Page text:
Thursday, March 1, 2012

Backyard Sugarin'

A couple weeks ago Joey got the idea that he would like to try his hand at making maple syrup.  And we were just in luck when we discovered that the tree next to the back of our house is a maple tree!  So Joey drilled some holes, stuck a small PVC tube into the hole to act as a spout for the sap, and hung a bucket underneath to catch the sap.  And then we waited.  And waited. And we got a little bit of sap flowing.  And then we got a warm day and a lot of sap flowed.

We had looked at some online resources and a couple snippets out of homesteading books on how to make the sap into syrup.  But we just weren't sure if we should build some kind of outdoor fire pit or risk covering our kitchen walls in sugar.  So we put the sap into three 5-gallon buckets and put lids on them and stuck them in our basement.  Then we read that if you can't boil the sap right away you should refrigerate it or it will start to go bad...who knew?  So at 7 pm on Tuesday, Joey started his maple syrup experiment on the stove.  I was hesitant about it because I was pretty sure that it would take hours for all the water to boil out.

Joey started boiling the sap in a large stock pot and then kept adding more sap as it boiled down an inch or so.  And by 10:30 pm he still had a large pot of hot sap.  So he took it off the burner to cool and then refrigerated it overnight.  Last night he decided he was just going to try to boil down the rest of what he had and see how much syrup he could get.  He started in the big pot, then went down to a medium pan, and by the time he was down to a smaller pan, the candy thermometer was around 219 degrees F, right around where the sap turns into syrup.  He thought it definitely looked a little thicker, though still pretty runny, but I think he was tired of watching a thermometer all night, so we poured it through cheesecloth into a sterilized pint canning jar and sealed the lid.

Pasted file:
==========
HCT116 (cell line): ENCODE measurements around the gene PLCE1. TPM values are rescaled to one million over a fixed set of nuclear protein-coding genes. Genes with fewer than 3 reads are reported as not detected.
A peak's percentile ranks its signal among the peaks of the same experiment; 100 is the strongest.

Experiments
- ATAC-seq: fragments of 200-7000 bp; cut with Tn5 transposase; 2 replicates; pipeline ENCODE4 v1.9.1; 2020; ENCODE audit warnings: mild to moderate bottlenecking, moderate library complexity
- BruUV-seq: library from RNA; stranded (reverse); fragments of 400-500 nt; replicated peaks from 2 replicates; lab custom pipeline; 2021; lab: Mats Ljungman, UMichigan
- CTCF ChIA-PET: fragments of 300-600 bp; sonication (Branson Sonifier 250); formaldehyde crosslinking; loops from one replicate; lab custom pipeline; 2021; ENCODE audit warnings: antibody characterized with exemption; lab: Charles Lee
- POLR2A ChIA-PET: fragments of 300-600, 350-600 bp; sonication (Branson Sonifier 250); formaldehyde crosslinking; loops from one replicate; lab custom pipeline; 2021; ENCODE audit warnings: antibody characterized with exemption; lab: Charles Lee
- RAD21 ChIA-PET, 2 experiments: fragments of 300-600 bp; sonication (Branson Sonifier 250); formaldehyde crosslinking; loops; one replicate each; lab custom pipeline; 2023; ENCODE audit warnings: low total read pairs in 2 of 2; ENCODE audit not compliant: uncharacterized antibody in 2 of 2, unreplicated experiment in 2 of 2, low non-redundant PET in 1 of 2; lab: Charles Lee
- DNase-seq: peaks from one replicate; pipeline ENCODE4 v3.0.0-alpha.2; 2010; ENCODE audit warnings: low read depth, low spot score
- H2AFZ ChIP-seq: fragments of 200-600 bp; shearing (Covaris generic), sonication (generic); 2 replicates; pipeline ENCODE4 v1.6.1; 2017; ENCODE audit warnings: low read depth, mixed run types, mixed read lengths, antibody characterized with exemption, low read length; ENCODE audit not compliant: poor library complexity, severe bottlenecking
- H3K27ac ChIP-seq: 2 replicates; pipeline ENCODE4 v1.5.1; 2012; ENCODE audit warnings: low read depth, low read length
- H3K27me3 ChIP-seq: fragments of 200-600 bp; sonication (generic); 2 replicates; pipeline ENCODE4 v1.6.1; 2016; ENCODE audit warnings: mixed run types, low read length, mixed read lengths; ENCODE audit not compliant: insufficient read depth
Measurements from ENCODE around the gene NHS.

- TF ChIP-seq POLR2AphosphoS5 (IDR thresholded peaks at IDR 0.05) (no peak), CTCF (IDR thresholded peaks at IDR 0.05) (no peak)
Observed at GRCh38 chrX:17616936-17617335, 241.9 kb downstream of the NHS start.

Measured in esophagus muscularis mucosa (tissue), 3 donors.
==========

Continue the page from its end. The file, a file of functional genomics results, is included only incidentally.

We set the jar on a towel and about half an hour later heard the "pop!" of the lid sealing.  With such a high sugar content, it is shelf-stable for about a year but once we open it, the syrup will have to be refrigerated.  I'm not quite sure that it is the right consistency, or if we even did it right, but we are going to a maple syrup festival this weekend so hopefully we can get some more information.  Also, nerd that I am, I ordered a book called Backyard Sugarin' from another library that will hopefully come tomorrow.

If all else fails, we still have 10 gallons of sap and 1 pint of liquid sugar.

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